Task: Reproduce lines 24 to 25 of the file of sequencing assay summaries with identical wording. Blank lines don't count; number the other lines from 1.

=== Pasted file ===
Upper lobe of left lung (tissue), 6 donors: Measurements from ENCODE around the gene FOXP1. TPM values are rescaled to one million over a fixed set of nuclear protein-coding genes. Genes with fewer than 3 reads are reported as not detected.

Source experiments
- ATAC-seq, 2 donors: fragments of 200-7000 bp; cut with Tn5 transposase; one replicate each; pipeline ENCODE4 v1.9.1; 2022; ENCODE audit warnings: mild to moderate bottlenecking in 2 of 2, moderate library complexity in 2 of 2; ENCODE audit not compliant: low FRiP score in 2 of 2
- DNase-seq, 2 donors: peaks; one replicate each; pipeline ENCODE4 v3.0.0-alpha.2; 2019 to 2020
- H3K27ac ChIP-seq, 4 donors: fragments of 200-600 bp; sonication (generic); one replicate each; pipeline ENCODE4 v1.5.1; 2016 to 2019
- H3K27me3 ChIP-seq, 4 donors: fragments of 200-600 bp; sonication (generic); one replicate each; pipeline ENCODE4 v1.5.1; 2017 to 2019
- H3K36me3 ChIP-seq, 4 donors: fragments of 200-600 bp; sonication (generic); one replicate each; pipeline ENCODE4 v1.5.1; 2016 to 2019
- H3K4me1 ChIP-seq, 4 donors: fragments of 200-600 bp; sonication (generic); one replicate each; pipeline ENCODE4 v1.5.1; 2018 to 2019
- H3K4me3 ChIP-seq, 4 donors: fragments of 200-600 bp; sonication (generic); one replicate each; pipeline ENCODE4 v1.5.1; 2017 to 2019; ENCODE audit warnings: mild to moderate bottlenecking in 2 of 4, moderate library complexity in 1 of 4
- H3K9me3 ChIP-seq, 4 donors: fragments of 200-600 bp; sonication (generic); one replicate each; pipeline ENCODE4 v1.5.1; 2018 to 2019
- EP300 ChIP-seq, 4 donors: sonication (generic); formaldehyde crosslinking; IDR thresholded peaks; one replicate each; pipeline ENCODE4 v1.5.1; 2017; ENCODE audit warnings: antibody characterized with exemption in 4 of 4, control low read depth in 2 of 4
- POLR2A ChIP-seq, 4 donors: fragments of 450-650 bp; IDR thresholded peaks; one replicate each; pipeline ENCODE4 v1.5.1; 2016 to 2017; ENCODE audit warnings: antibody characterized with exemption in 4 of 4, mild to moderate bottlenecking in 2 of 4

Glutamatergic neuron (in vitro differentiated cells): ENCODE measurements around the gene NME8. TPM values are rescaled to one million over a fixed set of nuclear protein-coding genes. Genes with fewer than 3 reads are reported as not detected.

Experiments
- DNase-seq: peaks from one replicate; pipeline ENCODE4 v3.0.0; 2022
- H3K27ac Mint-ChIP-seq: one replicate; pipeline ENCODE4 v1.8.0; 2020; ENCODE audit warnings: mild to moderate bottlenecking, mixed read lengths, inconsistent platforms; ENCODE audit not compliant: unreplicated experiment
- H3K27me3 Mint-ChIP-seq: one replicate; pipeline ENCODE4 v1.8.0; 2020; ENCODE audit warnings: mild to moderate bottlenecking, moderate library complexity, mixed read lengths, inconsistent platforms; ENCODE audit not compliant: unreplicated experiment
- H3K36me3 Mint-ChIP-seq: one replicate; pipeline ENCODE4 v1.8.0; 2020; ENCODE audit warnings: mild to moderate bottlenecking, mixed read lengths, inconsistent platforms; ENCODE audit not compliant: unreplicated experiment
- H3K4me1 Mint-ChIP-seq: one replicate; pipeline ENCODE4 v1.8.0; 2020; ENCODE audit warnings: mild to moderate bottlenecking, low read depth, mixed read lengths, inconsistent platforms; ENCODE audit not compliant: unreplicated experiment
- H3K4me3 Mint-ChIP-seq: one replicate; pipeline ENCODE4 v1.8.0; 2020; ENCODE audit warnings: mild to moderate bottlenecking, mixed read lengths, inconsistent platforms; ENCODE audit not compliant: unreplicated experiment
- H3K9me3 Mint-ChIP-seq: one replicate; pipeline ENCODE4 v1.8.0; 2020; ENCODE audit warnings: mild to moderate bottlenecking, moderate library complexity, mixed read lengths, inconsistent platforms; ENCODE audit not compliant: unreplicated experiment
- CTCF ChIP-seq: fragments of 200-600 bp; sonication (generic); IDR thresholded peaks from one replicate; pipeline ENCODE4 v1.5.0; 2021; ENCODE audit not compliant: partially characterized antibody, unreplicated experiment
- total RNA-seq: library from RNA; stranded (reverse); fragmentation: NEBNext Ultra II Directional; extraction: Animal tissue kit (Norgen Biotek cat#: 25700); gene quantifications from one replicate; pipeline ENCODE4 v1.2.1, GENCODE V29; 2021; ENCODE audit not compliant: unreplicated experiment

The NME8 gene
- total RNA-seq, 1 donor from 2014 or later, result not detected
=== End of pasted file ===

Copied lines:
The NME8 gene
- total RNA-seq, 1 donor from 2014 or later, result not detected